Jeff co-founded the Weather Underground in 1995 while working on his Ph.D. He flew with the NOAA Hurricane Hunters from 1986-1990.
By: Dr. Jeff Masters , 3:45 PM GMT on April 03, 2007
A very nasty Atlantic hurricane season is on tap in 2007, according to the latest seasonal forecast issued today by Dr. Bill Gray and Phil Klotzbach of Colorado State University (CSU). The Gray/Klotzbach team is calling for 17 named storms, 9 hurricanes, and 5 intense hurricanes. An average season has 10 named storms, 6 hurricanes, and 2 intense hurricanes. The forecast calls for a much above normal chance of a major hurricane hitting the U.S., both along the East Coast (50% chance, 31% chance is normal) and the Gulf Coast (49% chance, 30% chance is average). The Caribbean is also forecast to have an above normal risk of a major hurricane.
The forecasters increased their hurricane activity numbers from their December forecast, citing the rapid dissipation of the winter El Niño event, a forecast of neutral or weak-to-moderate La Niña conditions for the coming hurricane season, plus a continuation of above average sea surface temperatures in the Atlantic.
How accurate are the April forecasts?
I would have liked to have seen mentioned in today's forecast in big bold letters, "our past April forecasts have shown no skill in predicting Atlantic hurricane activity." Don't get me wrong--the CSU team are very skilled scientists, and I like the fact that they are trying to make useful seasonal hurricane forecasts. However, the skill of these April forecasts when compared to climatology is near zero, and they should be stating that in very clear terms in their April forecasts. In fact, CSU April forecasts from 1995-2006 have shown slightly negative skill. Negative skill means that a forecast of the normal climatology of 10 named storms, 6 hurricanes, and 2 intense hurricanes for the period 1995-2005 performed better than the CSU forecast. CSU Forecasts from the past five years have shown some improvement, and have a slight positive skill. The CSU team has posted an Excel spreadsheet of their forecast errors (expressed as a mathematical correlation coefficient, where positive means a skilled forecast, and negative means they did worse than climatology). You can see from their numbers that the December and April forecasts have near zero skill, but the June 1 forecasts have substantial skill. To rectify their poor April forecast skill, the CSU team is trying a new scheme for this year's April forecast. They found that the February-March SST (30-45°N, 10-30°W), February-March SST (30-45°N, 10-30°W), and February-March sea level pressure (20-45°S, 100-160°W) could be used to explain about 55% of the ups and downs of hurricane activity over the period 1950-2004. Hopefully the new scheme will show positive skill forecasting upcoming hurricanes seasons, and not just "hindcasting" the past ones. For now, you're best off just paying attention to their June 1 forecast, which has been quite skillful over the past ten years.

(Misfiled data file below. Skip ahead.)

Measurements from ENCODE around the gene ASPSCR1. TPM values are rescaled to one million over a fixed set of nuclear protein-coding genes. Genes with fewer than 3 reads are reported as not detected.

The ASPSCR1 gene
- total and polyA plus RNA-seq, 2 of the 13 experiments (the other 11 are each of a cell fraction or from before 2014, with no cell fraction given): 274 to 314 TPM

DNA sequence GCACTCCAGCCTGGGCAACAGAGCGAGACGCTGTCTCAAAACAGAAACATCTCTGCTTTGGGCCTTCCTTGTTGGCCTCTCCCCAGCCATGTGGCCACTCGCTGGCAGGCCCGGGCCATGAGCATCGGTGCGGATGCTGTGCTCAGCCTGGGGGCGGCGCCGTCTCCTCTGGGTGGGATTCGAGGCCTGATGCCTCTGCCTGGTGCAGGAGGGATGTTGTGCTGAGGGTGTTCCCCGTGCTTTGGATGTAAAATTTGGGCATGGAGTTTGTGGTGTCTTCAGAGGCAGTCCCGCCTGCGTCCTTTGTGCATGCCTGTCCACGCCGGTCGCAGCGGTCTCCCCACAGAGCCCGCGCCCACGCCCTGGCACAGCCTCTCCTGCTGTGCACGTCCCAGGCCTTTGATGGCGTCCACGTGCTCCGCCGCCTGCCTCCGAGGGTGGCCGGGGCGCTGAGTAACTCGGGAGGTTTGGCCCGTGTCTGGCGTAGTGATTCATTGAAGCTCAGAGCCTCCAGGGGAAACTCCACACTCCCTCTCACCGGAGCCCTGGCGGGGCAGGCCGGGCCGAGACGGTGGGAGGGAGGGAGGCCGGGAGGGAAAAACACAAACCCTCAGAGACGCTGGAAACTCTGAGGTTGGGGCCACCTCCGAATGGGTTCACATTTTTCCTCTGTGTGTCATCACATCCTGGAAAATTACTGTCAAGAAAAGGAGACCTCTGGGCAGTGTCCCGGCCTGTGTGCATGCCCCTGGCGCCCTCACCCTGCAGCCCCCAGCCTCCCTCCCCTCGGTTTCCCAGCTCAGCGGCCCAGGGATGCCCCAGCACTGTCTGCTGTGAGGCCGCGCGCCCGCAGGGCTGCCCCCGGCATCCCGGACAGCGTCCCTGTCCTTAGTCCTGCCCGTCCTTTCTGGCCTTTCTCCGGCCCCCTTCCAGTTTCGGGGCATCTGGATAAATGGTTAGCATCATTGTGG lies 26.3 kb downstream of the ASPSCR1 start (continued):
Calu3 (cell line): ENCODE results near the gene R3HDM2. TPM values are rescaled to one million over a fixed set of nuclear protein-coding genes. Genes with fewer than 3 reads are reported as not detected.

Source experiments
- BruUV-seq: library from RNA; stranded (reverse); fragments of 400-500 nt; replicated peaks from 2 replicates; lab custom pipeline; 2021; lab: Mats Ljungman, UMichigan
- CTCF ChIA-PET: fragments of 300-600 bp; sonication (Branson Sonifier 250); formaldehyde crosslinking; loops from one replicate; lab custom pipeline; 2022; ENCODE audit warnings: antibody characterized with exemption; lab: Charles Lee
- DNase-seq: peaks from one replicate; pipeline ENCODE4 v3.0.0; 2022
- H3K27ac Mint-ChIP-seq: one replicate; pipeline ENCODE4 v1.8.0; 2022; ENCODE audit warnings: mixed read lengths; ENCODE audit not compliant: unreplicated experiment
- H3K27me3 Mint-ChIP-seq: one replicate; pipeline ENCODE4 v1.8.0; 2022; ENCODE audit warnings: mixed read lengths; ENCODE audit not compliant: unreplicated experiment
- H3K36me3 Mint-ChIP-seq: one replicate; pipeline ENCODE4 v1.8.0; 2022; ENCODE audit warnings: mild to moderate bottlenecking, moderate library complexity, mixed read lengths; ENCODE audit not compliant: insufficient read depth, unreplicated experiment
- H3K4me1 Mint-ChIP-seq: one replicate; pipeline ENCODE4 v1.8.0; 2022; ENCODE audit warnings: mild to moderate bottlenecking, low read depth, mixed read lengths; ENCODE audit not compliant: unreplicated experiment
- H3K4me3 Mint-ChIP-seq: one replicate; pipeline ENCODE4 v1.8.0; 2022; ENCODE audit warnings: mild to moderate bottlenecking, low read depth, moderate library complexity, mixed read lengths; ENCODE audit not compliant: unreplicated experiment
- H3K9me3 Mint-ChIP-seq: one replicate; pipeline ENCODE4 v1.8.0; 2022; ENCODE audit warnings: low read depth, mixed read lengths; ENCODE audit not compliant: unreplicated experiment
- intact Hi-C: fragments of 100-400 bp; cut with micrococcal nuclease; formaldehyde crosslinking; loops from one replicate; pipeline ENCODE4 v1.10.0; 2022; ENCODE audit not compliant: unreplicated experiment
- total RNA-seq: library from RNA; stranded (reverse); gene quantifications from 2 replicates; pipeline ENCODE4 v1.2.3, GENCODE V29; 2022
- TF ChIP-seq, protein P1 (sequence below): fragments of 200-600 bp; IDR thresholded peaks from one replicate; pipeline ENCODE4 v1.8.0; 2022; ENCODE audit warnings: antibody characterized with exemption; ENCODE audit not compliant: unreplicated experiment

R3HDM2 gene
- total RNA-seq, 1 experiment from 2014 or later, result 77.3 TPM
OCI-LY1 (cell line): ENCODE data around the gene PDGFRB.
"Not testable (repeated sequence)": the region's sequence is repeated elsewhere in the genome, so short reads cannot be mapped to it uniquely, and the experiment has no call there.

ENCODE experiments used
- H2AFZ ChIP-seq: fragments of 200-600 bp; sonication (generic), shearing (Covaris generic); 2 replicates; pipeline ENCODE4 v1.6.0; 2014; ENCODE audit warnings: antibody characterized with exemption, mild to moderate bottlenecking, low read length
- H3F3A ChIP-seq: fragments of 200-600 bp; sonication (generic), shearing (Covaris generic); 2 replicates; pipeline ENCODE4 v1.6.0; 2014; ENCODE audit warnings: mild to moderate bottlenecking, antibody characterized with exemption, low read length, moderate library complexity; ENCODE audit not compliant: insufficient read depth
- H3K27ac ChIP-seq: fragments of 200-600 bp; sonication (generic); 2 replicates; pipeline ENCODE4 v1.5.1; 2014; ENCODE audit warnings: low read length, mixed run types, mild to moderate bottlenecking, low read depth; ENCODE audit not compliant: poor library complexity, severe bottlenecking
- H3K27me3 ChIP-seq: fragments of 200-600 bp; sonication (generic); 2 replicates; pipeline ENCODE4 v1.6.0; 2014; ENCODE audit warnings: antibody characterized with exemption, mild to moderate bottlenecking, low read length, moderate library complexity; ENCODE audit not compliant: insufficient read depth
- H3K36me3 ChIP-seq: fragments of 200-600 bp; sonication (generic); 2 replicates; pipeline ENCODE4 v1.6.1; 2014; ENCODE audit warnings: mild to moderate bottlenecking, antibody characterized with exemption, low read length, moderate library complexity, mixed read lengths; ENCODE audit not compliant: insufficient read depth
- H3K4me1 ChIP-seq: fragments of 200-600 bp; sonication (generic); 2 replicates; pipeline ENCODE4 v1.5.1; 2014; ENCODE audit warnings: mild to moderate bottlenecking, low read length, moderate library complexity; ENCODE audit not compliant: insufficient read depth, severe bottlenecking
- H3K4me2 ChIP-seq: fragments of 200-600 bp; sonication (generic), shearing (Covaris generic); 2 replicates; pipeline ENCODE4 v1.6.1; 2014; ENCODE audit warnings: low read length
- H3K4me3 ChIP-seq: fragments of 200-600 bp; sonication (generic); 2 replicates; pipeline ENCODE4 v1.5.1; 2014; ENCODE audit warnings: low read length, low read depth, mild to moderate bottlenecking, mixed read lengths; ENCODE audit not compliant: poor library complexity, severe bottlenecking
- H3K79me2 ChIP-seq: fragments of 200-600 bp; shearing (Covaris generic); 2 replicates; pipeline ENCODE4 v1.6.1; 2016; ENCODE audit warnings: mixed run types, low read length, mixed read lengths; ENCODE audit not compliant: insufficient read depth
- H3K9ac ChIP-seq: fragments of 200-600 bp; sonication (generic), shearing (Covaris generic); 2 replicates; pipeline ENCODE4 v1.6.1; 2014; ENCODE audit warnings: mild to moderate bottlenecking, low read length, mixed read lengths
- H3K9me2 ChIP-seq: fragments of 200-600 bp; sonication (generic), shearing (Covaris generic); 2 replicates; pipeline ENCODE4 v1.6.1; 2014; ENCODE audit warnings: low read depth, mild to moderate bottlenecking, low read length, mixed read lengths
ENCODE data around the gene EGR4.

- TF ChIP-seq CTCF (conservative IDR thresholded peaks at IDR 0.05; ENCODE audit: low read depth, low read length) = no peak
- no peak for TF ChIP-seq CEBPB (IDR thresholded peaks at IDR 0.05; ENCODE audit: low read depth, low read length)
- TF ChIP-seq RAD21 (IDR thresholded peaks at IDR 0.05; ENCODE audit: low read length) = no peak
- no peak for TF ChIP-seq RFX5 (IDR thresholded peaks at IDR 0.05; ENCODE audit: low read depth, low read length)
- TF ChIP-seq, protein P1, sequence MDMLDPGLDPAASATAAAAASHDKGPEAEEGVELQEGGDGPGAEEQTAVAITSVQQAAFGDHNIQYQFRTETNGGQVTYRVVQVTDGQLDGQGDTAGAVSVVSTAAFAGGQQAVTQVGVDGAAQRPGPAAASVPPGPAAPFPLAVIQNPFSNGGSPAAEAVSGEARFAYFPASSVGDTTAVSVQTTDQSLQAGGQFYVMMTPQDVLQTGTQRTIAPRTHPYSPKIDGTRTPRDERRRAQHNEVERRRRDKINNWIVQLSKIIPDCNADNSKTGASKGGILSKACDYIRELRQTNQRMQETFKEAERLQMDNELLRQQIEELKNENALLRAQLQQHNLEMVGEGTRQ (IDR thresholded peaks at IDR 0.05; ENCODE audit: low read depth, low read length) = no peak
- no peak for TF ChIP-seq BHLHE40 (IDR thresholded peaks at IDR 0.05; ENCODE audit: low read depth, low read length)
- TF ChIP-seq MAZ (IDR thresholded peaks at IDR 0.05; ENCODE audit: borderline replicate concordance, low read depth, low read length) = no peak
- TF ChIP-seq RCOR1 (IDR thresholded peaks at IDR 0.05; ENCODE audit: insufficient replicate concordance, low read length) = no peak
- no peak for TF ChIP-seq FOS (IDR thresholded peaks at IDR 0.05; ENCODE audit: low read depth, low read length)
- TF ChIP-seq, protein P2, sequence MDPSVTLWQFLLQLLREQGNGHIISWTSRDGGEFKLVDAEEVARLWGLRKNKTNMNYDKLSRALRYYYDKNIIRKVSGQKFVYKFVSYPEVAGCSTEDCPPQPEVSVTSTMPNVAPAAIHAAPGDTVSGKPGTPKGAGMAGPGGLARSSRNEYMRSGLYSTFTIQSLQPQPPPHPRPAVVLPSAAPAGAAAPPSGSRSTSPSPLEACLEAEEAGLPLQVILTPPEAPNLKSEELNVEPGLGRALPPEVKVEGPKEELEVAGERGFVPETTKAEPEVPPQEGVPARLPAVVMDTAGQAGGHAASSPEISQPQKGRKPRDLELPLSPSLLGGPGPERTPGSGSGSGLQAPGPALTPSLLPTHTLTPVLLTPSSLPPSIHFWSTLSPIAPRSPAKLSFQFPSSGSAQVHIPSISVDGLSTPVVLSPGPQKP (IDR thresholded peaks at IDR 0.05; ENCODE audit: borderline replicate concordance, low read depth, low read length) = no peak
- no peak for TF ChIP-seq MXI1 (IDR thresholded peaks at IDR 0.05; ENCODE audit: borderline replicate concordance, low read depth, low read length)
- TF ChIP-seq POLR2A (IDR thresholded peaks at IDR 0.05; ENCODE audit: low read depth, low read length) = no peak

2007 Atlantic hurricane season forecast from Tropical Storm Risk, Inc.
The British private forecasting firm Tropical Storm Risk, Inc. (TSR), issued a 2007 Atlantic hurricane season forecast today as well. TSR has almost the same forecast as the CSU team--17 named storms, 9 hurricanes, and 4 intense hurricanes. I like how they put their skill level right next to their forecast numbers: 9% skill at forecasting the number of named storms, 15% skill for hurricanes, and 14% skill for intense hurricanes. That's not much better than flipping a coin, but it is better than the slightly negative forecast skill of the Gray/Klotzbach April forecasts. However, TSR doesn't mention the fact that part of their skill may be due to the fact that they issue forecasts of fractional storms--i.e., the numbers they will verify for this April's foreacst are 16.7 named storms, 9.2 hurricanes, and 4.2 intense hurricanes. If we round these numbers to whole storms, the TSR skill numbers may decrease.
TSR projects that five named storms will hit the U.S., with two or three of these being hurricanes. In the Lesser Antilles Islands of the Caribbean, TSR projects two named storms, one of them being a hurricane (50/50 chance of being a major hurricane). TSR cites two main factors for their forecast of an active season: above normal Sea Surface Temperatures (SSTs) are expected in August-September 2007 across the tropical Atlantic, as well as slower than normal trade winds July-September. Trade winds are forecast to be 0.9 meters per second (about 2 mph) slower than average, which would create greater spin for developing storms, and allow the oceans to heat up due to reduced evaporational cooling. SSTs are forecast to be about 0.16 degrees C above normal. TSR gives an 85% chance that the 2007 Atlantic hurricane season will rank in the top third of active seasons observed since 1957.
Figure 1. Accuracy of long-range forecasts of Atlantic hurricane season activity performed by Bill Gray and Phil Klotzbach of Colorado State University (colored squares) and TSR (colored lines). The CSU team's April forecast skill is not plotted, but is near zero. The skill is measured by the Mean Square Skill Score (MSSS), which looks at the error and squares it, then compares the percent improvement the forecast has over a climatological forecast of 10 named storms, 6 hurricanes, and 2 intense hurricanes. TS=Tropical Storms, H=Hurricanes, IH=Intense Hurricanes, ACE=Accumulated Cyclone Energy, NTC=Net Tropical Cyclone Activity. Image credit: TSR.
Landmark greenhouse gas emissions ruling by the Supreme Court
The Supreme Court yesterday ruled that the EPA has the authority to regulate CO2 as a pollutant. An analysis of this ruling is presented by Dr. Ricky Rood today in our Climate Change blog. This could well prove to be the Supreme Court's most important environmental decision ever.
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